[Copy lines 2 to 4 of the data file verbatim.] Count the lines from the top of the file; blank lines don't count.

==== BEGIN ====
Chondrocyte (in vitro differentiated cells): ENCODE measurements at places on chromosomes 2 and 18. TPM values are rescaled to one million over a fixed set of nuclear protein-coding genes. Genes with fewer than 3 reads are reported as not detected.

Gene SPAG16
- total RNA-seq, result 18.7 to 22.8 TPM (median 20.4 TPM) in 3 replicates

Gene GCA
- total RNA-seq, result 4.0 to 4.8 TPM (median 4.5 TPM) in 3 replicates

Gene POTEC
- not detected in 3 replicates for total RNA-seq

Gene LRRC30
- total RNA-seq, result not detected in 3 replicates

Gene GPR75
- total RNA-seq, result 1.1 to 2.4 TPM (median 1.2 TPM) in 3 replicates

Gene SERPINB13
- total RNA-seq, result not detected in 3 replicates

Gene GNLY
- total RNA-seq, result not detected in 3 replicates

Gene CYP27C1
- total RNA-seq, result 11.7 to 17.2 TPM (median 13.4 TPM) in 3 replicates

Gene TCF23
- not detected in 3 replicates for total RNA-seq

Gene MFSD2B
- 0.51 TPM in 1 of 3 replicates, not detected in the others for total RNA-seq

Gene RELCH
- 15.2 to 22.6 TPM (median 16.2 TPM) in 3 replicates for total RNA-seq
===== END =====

Gene SPAG16
- total RNA-seq, result 18.7 to 22.8 TPM (median 20.4 TPM) in 3 replicates

Gene GCA